• Problems fighting infections.
  • Bleeding into joints, causing severe joint pains.
  • Changes in your bones.
  • Tooth loss.
  • Weight loss.
If you find yourself stuck in the sugar rut of crashing and then reaching for more fast, refined sugars and carbs, consider looking closely at your vitamin C intake. You'd be surprised at how much your body really needs if storage is low or in the face of chronic stress or illness. Our bodies do not make any vitamin C, we must obtain it from diet. To make matters worse, vitamin C degrades easily such as from heat, cooking, and storage. Obtaining a medicinal level of vitamin C from your diet means you need to eat tons of fresh, raw fruits and vegetables.

That's something I want to emphasize here. I am on the side of eating a healthy, fresh diet as a default. The thing is, when you've experienced a trauma, or slowly brought the body out of balance with depleted nutrition, a default diet is usually not going to repair the damage. It's a healthy choice nonetheless, but you do need to look at targeted, high quality supplementation in the face of an actual issue. I can't dispense medical advice, and recommend working with a care provider who can develop a unique plan for you. I just wanted to highlight that eating vitamin C rich fruits a couple times a day is not going to address an issue that's been spinning out of balance in your body for months or even years.

This study here helps to underscore what I'm saying. The researchers gave 500mg and 1000mg of vitamin C to their participants. They concluded that 500mg showed no change. Whereas 1000mg did show change. To put that into perspective, one of the highest, easily available foods in vitamin C is the bell pepper. It has 90-95mg of vitamin C in one pepper. So you'd have to eat roughly 10 peppers daily to reach the level necessary to show beneficial change in this study! (Which might or might not be a great goal for you...I'm just providing perspective here.)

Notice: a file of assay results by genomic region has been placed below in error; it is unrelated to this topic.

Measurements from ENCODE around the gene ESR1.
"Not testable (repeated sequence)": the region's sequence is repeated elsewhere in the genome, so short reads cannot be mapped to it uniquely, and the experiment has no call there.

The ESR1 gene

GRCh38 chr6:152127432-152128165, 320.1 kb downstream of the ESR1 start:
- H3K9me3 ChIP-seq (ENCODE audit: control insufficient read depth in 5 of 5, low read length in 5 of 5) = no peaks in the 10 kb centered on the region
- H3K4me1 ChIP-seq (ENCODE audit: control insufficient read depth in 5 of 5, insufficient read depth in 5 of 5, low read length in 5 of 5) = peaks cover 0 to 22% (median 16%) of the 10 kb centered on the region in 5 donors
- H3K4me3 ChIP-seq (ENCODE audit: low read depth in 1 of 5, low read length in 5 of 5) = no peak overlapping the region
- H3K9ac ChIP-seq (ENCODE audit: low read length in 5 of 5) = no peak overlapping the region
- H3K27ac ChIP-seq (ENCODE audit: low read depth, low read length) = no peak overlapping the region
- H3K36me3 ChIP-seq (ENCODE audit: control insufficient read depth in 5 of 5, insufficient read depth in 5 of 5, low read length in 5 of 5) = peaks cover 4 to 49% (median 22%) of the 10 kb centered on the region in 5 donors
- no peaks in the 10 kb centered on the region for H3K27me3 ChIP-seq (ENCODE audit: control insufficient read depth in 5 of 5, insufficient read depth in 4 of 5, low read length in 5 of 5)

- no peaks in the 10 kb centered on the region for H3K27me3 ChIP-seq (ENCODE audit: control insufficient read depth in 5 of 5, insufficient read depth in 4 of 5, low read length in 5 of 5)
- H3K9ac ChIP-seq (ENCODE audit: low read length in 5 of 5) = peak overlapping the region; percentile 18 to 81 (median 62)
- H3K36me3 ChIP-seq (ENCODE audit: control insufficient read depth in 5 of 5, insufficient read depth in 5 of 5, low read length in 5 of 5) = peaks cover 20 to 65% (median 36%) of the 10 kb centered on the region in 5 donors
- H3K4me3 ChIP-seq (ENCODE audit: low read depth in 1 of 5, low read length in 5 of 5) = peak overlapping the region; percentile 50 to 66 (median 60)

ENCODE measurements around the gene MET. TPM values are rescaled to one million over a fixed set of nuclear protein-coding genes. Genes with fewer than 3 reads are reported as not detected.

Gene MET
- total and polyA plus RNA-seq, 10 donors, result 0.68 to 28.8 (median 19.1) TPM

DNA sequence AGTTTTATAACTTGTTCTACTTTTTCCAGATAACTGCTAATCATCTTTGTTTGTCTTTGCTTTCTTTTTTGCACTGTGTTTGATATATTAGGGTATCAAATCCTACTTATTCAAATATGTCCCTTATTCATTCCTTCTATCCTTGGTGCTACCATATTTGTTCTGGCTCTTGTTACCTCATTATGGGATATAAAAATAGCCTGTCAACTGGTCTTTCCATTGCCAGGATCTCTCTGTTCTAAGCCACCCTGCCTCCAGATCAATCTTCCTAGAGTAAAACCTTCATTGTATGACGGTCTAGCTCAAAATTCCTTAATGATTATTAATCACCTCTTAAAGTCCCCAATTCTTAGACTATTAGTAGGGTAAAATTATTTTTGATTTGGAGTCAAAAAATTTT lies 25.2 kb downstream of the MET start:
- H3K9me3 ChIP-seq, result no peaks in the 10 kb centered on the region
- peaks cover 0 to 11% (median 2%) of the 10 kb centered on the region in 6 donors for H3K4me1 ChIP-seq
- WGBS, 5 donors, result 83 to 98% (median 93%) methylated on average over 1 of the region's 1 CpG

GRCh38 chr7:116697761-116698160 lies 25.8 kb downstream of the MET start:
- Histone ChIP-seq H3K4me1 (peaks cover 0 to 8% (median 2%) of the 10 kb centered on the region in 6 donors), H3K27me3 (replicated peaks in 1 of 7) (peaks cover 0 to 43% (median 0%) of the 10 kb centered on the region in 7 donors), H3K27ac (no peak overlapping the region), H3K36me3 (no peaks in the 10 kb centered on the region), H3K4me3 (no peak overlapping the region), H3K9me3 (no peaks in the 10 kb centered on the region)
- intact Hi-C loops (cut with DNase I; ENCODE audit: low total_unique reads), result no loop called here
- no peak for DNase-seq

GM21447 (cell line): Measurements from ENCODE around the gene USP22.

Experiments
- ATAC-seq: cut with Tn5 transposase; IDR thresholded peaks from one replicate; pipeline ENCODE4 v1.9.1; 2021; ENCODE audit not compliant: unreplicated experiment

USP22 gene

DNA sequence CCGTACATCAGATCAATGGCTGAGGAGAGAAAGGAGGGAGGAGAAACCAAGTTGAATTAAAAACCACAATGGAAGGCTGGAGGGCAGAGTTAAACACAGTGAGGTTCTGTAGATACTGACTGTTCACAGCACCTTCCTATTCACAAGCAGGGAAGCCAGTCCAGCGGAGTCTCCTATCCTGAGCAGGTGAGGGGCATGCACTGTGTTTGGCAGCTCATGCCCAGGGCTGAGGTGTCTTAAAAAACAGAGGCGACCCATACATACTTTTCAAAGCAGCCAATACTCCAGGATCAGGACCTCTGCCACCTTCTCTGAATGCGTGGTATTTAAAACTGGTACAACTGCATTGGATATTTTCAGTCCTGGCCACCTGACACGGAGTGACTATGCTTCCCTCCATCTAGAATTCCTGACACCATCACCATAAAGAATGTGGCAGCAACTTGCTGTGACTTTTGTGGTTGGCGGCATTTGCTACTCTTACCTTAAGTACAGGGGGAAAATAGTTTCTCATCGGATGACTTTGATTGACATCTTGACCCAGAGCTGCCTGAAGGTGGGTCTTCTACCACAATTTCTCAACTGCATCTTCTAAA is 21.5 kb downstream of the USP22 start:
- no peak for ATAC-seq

The next time you feel an urge to eat refined sugars or to reach for a quick fix, taking more vitamin C in that moment likely will not help. The relationship between sugar and vitamin C means the issue is indirect. And switching to a raw fruit or vegetable that is high in vitamin C but also high in fructose might not help much, either, although it's a great way to begin developing new habits. This is true for orange juice or other fruit juices, too. Despite the vitamin C content, they pump a lot of sugar into your body all at once when you might already be struggling with glucose balance.

 A healthier approach to this downward spiral would be to start your day out with vitamin C. As you begin to replenish your stores, you might notice sugar cravings lessen. You might also feel more energy, clearer thinking, and better digestion. This is because vitamin C is super important for your adrenals. And so I've saved the best for last here.

Vitamin C is super important for adrenal function and health. When you realize this, you start to see why the lemon juice and salt trick helps people. It's often recommended that a person drink lemon juice and himalayan salt every morning when struggling with adrenal fatigue. Lemon juice = vitamin C! Your adrenals use up vitamin C when they secrete cortisol. The adrenal connection is a big topic, so I won't try to tack that onto this already long winded article. Instead, I encourage you to check out this writer. I looked at about 20 adrenal articles and found this one informative without being overwhelming or confusing. Check it out when you have time so you can continue to see all of the contributing factors to this situation.

Suffice to say, if you've been experiencing high levels of stress for a long time, your body might have burned through vitamin C stores. Which means the adrenals are struggling. And once your body gets low on vitamin C, it begins to recycle it desperately. This process requires using glutathione. Those of you who follow my writings on methylation health know why this is bad news. Glutathione is produced in the methyl cycle and stored in the liver to break down/convert/detox dozens of substances in the body. Low glutathione is a major health problem.